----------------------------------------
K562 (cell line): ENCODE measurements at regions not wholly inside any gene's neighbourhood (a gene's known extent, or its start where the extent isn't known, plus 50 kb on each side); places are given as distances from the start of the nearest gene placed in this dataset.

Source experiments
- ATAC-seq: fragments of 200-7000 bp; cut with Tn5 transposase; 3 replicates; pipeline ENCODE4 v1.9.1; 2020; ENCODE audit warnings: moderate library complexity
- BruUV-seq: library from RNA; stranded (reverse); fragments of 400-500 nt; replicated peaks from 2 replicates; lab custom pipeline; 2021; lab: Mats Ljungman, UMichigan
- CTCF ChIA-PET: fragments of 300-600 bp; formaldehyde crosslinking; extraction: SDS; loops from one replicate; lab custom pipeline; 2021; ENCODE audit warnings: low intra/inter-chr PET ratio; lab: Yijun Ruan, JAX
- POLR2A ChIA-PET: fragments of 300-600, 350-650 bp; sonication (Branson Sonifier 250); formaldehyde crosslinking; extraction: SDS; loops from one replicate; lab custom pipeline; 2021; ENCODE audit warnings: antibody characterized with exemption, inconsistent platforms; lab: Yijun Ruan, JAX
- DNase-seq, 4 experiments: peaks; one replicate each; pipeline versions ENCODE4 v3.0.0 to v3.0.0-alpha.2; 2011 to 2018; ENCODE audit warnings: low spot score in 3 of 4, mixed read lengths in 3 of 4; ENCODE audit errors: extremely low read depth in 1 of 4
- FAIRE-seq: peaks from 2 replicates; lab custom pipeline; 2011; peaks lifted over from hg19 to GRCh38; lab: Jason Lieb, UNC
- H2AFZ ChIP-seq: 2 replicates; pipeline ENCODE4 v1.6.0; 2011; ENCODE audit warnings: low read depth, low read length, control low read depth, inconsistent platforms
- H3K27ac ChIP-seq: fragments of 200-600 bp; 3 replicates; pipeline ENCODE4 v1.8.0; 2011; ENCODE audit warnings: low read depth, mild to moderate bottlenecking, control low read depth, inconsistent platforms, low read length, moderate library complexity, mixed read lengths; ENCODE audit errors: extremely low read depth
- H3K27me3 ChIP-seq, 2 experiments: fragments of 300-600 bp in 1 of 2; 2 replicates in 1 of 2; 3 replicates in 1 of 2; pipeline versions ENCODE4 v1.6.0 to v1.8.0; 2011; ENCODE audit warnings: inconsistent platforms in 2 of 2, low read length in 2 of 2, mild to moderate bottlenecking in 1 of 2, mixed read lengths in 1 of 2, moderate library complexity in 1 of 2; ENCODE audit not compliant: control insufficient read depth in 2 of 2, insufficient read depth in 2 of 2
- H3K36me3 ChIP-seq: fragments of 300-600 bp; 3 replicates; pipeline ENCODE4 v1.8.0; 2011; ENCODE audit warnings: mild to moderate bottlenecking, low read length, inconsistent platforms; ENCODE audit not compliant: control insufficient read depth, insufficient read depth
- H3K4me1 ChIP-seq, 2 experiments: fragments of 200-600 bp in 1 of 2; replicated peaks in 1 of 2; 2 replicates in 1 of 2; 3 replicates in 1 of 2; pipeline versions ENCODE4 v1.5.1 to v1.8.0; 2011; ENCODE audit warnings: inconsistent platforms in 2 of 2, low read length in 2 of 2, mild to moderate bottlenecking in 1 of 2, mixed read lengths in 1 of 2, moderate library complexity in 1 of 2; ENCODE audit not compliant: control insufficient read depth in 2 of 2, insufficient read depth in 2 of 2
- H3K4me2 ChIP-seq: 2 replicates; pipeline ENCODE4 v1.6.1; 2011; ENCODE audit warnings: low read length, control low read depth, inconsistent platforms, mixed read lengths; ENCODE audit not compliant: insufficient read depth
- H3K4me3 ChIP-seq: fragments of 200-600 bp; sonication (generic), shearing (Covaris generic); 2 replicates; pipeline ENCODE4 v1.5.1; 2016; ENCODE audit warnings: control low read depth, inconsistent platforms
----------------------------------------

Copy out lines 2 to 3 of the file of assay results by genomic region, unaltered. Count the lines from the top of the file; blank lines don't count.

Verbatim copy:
Source experiments
- ATAC-seq: fragments of 200-7000 bp; cut with Tn5 transposase; 3 replicates; pipeline ENCODE4 v1.9.1; 2020; ENCODE audit warnings: moderate library complexity